Methanethiol is a colorless gas with a smell like rotten cabbage. It is a natural substance found in the blood and brain of humans and other animal as well as plant tissues. It is disposed of through animal feces. It occurs naturally in certain foods, such as some nuts and cheese...

, dimethyl sulfide
Dimethyl sulfide
Dimethyl sulfide or methylthiomethane is an organosulfur compound with the formula 2S. Dimethyl sulfide is a water-insoluble flammable liquid that boils at and has a characteristic disagreeable odor. It is a component of the smell produced from cooking of certain vegetables, notably maize,...

 and dimethyl disulfide
Dimethyl disulfide
Dimethyl disulfide is an organic chemical compound with the molecular formula CH3SSCH3 which is the simplest disulfide. It is a flammable liquid with an unpleasant odor.DMDS can be produced by the reaction of methanethiol with sulfur:-Uses:...

. These compounds have extremely low odor thresholds and disagreeable smells. The same compounds are released in microbial decay, or into e.g. Camembert cheese, although the kraft process is a chemical one and does not involve any microbial degradation.

Applications


The main applications for pulp are paper
Paper
Paper is a thin material mainly used for writing upon, printing upon, drawing or for packaging. It is produced by pressing together moist fibers, typically cellulose pulp derived from wood, rags or grasses, and drying them into flexible sheets....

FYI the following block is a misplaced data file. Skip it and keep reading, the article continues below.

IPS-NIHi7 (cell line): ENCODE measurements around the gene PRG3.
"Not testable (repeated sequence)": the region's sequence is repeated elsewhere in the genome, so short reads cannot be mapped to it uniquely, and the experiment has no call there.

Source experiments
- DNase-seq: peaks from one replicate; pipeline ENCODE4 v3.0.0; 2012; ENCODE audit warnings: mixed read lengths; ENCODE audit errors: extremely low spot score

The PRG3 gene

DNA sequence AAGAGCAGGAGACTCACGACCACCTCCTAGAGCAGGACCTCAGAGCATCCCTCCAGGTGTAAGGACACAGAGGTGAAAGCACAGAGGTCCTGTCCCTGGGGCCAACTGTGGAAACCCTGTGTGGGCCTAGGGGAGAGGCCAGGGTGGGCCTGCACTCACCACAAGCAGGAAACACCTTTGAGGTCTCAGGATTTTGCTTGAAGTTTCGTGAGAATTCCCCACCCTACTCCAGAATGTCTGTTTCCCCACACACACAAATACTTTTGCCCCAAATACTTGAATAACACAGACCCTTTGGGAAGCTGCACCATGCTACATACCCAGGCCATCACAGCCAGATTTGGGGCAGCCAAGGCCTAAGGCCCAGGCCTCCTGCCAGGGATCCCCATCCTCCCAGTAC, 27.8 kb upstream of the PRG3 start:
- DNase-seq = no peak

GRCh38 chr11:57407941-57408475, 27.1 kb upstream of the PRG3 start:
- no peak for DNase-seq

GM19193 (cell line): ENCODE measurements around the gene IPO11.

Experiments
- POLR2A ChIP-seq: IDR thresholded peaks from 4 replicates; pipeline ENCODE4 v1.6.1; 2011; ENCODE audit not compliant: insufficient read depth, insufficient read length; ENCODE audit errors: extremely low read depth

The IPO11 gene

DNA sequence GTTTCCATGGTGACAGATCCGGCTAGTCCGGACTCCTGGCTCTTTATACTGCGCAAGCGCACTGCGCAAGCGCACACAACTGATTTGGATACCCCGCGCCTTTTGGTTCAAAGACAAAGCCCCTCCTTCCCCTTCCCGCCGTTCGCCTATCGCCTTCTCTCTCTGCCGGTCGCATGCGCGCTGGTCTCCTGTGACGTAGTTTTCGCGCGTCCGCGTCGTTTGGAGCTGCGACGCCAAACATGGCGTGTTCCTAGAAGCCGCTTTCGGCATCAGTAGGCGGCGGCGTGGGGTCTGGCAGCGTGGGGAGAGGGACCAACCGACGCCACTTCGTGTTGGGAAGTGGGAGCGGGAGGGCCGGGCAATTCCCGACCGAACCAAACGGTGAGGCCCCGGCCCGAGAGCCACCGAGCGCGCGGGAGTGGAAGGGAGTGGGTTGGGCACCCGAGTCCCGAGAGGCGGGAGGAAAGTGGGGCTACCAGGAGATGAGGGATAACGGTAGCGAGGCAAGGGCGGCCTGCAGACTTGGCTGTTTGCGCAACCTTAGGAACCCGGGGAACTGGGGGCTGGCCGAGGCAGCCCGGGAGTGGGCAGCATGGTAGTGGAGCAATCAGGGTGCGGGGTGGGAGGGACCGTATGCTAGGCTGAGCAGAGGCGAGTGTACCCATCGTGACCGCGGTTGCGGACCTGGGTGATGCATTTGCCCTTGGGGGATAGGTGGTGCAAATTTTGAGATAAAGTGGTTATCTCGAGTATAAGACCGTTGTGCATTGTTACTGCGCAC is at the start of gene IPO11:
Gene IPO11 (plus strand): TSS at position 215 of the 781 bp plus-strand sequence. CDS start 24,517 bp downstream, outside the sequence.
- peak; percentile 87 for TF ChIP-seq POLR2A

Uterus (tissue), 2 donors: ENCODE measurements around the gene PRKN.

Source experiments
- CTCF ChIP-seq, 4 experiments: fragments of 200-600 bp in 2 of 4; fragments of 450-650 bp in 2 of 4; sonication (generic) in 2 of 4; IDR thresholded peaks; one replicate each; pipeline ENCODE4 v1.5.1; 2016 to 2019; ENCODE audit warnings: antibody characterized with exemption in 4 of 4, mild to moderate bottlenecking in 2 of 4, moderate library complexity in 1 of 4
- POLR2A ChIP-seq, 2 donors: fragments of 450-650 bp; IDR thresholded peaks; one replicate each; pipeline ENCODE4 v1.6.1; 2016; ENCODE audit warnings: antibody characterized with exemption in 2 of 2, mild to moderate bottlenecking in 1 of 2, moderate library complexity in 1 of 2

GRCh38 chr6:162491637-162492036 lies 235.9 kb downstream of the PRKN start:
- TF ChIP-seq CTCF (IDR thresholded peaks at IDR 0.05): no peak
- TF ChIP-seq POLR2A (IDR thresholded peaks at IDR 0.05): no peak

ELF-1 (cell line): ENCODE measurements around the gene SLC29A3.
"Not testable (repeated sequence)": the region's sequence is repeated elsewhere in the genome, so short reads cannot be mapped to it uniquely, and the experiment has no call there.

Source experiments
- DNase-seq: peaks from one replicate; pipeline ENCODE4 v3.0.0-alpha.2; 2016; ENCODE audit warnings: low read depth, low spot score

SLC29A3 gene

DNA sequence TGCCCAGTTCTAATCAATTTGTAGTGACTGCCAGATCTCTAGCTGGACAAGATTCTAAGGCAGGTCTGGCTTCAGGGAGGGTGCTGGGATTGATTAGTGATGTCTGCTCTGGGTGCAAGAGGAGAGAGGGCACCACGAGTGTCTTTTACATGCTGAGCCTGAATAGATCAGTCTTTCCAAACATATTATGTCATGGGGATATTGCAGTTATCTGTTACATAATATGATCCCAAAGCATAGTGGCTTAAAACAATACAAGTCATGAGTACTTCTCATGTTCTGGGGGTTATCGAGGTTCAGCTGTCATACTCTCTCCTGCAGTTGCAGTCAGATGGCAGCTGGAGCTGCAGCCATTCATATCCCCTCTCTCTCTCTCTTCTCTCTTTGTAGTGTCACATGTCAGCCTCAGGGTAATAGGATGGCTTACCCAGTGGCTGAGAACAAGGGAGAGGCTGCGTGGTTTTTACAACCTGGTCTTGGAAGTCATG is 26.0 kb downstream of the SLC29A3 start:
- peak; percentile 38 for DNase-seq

and board
Paperboard
Paperboard is a thick paper based material. While there is no rigid differentiation between paper and paperboard, paperboard is generally thicker than paper. According to ISO standards, paperboard is a paper with a basis weight above 224 g/m2, but there are exceptions. Paperboard can be single...

 production. The furnish of pulps used depends on the quality on the finished paper. Important quality paprameters are wood furnish
Pulpwood
Pulpwood refers to timber with the principal use of making wood pulp for paper production.-Applications:* Trees raised specifically for pulp production account for 16% of world pulp production, old growth forests 9% and second- and third- and more generation forests account for the balance...

, brightness
Bleaching of wood pulp
Bleaching of wood pulp is the chemical processing carried out on various types of wood pulp to decrease the color of the pulp, so that it becomes whiter. The main use of wood pulp is to make paper where whiteness is an important characteristic...

, viscosity, extractives, dirt count and strength.

Chemical pulps are used for making nanocellulose
Nanocellulose
Nanocellulose or microfibrillated cellulose , is a material composed of nanosized cellulose fibrils with a high aspect ratio . Typical dimensions are 5–20 nanometers width and length up to 2000 nanometers. It is pseudo-plastic...

.

Speciality pulp grades have many other applications. Dissolving pulp
Dissolving pulp
Dissolving pulp is a bleached wood pulp that has a high cellulose content . It is produced chemically from the pulpwood, in a process that has a low yield...

 is used in making regenerated cellulose
Viscose
Viscose is a viscous organic liquid used to make rayon and cellophane. Viscose is becoming synonymous with rayon, a soft material commonly used in shirts, shorts, coats, jackets, and other outer wear.-Manufacture:...

 that is used textile
Rayon
Rayon is a manufactured regenerated cellulose fiber. Because it is produced from naturally occurring polymers, it is neither a truly synthetic fiber nor a natural fiber; it is a semi-synthetic or artificial fiber. Rayon is known by the names viscose rayon and art silk in the textile industry...